Martín’s model uses the development of school buildings to help communities design a new concept of sustainability education through a community participatory process that contemplates a learning cycle that begins with the design of the building and the school's educational project, follows with the construction and continues through the maintenance and use of the spaces as a lever for the community's educational processes. His vision is to develop sustainable educational communities in Latin America, formed by schools constructed by TAGMA, other schools that adopt the approach and methodology, social organizations, companies and public education systems. Unlike other approaches on the subject, Martín goes much further than isolated school projects such as vegetable gardens or specific recycling projects. The buildings themselves are self-sufficient spaces based on seven principles that combine the different pillars of sustainability: water capture, water treatment, renewable energy, waste management and use of recovered materials, food production, passive thermal conditioning, and human sustainability. The building requires specific use and maintenance, which is developed by families and teachers and becomes part of the educational process. In addition, during the project's first year, they train local people in trades related to building maintenance, and developing local capacity, for example, regarding the use of alternative energies.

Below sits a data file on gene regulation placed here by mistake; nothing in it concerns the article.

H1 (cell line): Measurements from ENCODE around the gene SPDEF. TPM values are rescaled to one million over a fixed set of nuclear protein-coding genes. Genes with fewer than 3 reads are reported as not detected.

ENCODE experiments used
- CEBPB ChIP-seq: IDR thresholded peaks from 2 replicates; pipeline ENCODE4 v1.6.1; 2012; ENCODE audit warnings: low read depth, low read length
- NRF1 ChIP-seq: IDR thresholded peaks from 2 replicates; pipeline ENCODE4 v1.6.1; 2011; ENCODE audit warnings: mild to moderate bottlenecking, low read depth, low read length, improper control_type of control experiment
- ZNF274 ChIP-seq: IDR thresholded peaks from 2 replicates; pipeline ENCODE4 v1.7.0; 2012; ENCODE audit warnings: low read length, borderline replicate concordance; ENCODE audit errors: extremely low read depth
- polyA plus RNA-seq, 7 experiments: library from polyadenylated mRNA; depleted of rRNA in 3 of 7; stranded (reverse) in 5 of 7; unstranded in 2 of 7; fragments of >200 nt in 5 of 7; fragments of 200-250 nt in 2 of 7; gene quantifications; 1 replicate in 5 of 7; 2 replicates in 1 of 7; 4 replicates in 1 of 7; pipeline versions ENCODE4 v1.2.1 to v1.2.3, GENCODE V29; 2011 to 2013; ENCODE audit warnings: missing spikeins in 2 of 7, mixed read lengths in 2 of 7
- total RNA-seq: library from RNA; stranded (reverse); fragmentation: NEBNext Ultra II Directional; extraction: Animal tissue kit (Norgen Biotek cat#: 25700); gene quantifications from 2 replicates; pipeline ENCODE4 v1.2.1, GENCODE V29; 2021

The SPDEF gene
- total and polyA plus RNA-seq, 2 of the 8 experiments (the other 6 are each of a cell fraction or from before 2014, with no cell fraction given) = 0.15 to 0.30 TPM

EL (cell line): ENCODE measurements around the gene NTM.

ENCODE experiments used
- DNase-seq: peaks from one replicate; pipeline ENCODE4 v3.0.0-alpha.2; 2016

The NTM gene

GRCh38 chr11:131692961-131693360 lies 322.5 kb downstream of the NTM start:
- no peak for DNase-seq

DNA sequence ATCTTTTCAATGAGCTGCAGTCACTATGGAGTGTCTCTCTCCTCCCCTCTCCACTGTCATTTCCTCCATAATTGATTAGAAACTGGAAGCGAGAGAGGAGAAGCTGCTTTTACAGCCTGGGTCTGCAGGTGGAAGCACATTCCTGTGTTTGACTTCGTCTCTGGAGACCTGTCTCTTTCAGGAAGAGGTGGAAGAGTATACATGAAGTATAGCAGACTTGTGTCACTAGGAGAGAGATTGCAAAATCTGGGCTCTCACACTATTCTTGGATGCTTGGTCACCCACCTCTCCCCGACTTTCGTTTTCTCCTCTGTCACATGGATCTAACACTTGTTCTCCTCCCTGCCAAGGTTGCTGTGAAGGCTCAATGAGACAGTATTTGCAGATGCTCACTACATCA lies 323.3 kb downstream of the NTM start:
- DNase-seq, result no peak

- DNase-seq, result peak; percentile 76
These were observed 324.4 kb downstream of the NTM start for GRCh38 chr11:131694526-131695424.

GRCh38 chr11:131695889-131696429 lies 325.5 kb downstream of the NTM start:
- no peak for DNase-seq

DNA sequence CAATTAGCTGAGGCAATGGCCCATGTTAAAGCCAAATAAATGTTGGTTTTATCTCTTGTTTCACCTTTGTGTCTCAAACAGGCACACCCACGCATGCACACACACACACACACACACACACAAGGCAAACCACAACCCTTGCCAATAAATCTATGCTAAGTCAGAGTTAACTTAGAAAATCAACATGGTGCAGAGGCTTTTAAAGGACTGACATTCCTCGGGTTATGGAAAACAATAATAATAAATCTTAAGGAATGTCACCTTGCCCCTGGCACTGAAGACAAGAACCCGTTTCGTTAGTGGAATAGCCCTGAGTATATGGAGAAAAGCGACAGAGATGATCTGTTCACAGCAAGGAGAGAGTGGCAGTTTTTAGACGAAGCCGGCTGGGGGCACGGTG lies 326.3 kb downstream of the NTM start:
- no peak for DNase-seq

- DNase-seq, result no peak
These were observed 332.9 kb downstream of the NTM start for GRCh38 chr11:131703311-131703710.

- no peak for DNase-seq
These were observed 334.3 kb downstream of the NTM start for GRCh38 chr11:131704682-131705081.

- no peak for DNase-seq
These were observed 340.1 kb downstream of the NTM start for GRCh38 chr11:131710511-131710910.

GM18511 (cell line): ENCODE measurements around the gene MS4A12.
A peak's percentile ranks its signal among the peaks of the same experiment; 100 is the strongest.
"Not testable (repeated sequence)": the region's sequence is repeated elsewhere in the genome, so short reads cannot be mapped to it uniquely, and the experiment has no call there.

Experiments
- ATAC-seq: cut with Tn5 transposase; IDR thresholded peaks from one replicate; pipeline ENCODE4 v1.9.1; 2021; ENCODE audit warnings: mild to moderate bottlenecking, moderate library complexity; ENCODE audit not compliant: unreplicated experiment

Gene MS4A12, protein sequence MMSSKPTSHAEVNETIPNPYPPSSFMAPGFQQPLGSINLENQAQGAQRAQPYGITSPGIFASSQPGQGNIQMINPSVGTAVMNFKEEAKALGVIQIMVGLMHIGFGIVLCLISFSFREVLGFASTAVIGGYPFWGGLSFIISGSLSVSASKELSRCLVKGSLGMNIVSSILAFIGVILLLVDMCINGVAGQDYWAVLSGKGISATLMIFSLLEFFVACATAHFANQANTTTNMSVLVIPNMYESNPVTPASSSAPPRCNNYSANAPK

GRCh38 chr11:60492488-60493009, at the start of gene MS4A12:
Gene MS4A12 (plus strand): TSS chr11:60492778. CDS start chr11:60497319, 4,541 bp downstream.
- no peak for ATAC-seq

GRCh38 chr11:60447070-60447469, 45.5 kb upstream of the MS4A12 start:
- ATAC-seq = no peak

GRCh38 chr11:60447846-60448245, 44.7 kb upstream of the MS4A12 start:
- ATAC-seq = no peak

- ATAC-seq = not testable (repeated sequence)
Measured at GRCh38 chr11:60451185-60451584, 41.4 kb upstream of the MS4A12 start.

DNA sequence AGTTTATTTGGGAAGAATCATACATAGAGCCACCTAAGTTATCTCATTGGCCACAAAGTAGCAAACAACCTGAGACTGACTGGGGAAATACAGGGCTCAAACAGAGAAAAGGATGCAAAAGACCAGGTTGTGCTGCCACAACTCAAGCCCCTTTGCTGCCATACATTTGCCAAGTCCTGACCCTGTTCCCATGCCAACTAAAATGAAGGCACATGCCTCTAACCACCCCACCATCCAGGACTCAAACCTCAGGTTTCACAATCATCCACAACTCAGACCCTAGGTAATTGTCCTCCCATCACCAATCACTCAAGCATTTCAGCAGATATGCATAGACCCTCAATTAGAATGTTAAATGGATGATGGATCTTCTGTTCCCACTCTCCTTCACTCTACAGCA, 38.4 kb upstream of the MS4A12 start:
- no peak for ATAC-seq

In addition to the schools and to help accelerate change, Martín developed the concept of Environmental Education Classrooms, spaces that are attached to existing schools' buildings and that fulfill the same educational function (reuniting and demonstrating the sustainable principles of Martín´s approach through construction and the building itself) as Sustainable Schools but are developed in more agile and economic processes. The classrooms are strategically located (for example, in teacher training centers), have a high traffic of teachers and interested people, and are built following the TAGMA principles of sustainability that best suit the chosen community. The first classroom was installed at the Agustín Ferreyro Center, a training center for rural teachers in Uruguay through which 1,700 teachers pass three times a year to get training. Long before construction begins, TAGMA works with the local community, teachers, and principals to develop a plan to integrate the educational curriculum with the building. To date, they have constructed 4 sustainable public schools and 5 environmental education classrooms in 6 Latin American countries and have already started the process for a new school construction in Brazil in 2023.